Australia appeals for captive's return

Australia has appealed for the release of one of its nationals taken captive in Iraq, saying the 63-year-old engineer has a serious heart condition.

    Australia's Alexander Downer: Don't involve Wood in politics

    Foreign Minister Alexander Downer made the plea in an interview with Aljazeera on Wednesday after an Australian task force arrived in Baghdad to work for the release of Douglas Wood.

    "He is a road engineer who is in Iraq to help Iraqis ... he has a wife and son and three brothers ... we appeal to the kidnappers to free him and not involve him in politics.

    "He was in Iraq just to help Iraqis," Downer added.

    DVD release

    On Sunday, a DVD released by a group calling itself the Shura Council of the Mujahidin of Iraq showed Wood sitting on the floor, his hands cuffed, flanked by two masked insurgents brandishing automatic weapons.

    He said he had worked on contracts awarded by the US military and then pleaded with US, British and Australian leaders to pull their troops out of Iraq.

    A former employee of the giant US Bechtel corporation, Wood began to work for a small private company, John Watkinson, last year and has been in Iraq for more than a year.

    Previous interview

    Just weeks before his capture, Wood played down his concerns over working in Iraq. He told the Australian newspaper The Age the sounds of mortars dropping nearby - or rifle fire in the streets - was like "occasional background music".

    Douglas Wood as he appeared on
    1 May in a DVD sent to Reuters

    "The reality is that it's not all that difficult. There are probably scarier places in downtown Washington DC ... . I don't feel afraid for my life here. There are incidents that are disturbing, but I've never been personally threatened."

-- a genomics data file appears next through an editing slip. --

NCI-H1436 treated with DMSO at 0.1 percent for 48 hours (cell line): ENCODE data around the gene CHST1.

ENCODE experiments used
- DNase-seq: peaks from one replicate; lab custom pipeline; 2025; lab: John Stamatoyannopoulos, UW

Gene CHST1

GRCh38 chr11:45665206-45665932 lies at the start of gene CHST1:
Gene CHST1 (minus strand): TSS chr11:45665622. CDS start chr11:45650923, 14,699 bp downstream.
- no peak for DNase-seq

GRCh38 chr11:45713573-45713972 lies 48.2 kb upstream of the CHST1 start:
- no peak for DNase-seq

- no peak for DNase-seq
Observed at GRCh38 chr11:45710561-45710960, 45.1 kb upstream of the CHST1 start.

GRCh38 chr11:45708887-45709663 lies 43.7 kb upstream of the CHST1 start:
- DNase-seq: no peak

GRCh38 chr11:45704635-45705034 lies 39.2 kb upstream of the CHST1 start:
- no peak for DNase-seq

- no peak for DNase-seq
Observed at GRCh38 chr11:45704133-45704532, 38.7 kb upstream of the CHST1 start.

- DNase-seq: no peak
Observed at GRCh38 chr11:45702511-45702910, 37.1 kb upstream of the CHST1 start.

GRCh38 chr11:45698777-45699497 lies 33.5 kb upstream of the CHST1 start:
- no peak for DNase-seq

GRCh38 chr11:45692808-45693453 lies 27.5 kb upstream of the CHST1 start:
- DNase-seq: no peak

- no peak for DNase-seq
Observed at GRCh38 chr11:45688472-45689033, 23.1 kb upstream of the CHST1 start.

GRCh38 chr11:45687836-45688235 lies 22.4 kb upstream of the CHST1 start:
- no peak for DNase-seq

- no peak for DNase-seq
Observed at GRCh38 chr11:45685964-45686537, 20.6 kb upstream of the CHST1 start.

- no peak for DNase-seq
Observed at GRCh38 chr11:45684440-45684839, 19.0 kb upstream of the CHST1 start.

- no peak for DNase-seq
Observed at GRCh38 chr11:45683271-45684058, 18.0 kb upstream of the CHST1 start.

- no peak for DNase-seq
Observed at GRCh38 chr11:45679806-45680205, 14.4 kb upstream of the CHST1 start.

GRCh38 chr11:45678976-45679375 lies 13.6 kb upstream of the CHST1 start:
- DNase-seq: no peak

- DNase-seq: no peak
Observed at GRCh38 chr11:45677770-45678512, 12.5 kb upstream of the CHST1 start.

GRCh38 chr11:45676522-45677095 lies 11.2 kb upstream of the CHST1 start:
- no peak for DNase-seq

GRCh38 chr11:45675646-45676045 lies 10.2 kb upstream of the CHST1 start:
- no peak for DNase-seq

And a spokeswoman for Australia's Department of Foreign Affairs and Trade told on Wednesday that there was no reason to question why a 63-year-old national with a serious heart condition would choose to work in Iraq.

    "He had his medication, of course, he was fit enough to work in Iraq. But kidnappers are now putting him in danger - obviously he will not have access to the medical supplies he needs," the spokeswoman said.


    While the Association of Muslim Scholars was unavailable for comment about their role in possible negotiations, an Iraqi Shia political party representative has advised the family to consider paying a ransom.

    Muhammad al-Salami, the Australian representative of the Supreme Council of Islamic Revolution, said the family should "use every channel available".

    Al-Salami added the family should enlist the help of senior Muslim clerics in Iraq to speak out and urge Wood's release. "They come [to Iraq] to build our country and they should be protected, not harmed," al-Salami added.

    SOURCE: Aljazeera + Agencies


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